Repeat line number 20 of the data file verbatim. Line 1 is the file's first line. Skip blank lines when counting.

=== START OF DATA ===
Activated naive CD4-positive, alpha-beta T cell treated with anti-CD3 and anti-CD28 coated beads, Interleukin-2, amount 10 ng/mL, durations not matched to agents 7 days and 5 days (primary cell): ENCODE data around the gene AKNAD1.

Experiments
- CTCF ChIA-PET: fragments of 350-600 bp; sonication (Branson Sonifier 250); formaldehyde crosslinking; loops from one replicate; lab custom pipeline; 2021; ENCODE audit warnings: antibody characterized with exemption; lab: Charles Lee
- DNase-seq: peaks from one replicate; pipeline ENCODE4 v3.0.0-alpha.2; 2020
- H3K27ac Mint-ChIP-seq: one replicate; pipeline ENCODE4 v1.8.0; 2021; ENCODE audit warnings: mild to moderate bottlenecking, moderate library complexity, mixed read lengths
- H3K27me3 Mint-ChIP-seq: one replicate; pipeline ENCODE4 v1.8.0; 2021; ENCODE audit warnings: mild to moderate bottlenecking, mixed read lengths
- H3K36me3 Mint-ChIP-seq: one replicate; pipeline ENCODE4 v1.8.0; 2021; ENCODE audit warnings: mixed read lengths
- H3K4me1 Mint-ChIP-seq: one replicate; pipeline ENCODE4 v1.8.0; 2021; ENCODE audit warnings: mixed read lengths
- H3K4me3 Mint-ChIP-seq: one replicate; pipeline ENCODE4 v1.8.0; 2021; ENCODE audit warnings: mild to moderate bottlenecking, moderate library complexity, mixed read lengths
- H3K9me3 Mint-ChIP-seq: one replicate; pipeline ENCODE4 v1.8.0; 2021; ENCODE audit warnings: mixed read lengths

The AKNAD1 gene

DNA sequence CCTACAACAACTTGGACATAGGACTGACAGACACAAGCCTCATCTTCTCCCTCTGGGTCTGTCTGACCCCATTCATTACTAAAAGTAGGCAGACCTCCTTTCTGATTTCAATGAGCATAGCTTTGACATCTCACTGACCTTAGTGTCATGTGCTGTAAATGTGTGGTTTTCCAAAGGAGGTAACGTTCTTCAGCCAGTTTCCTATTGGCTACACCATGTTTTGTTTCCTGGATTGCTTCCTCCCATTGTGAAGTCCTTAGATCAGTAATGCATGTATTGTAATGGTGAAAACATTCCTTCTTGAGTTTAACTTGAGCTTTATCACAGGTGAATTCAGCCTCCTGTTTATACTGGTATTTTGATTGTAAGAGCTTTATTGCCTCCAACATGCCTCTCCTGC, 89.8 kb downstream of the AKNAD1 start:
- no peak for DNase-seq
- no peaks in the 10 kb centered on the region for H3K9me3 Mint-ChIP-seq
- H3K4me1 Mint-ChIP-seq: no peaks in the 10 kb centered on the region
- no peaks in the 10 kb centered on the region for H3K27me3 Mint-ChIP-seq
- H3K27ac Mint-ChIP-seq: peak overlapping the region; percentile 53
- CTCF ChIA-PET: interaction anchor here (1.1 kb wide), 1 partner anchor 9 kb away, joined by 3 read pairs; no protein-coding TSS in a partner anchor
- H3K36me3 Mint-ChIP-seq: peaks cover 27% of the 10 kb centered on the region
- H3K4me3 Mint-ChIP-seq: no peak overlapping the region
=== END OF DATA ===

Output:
- H3K4me3 Mint-ChIP-seq: no peak overlapping the region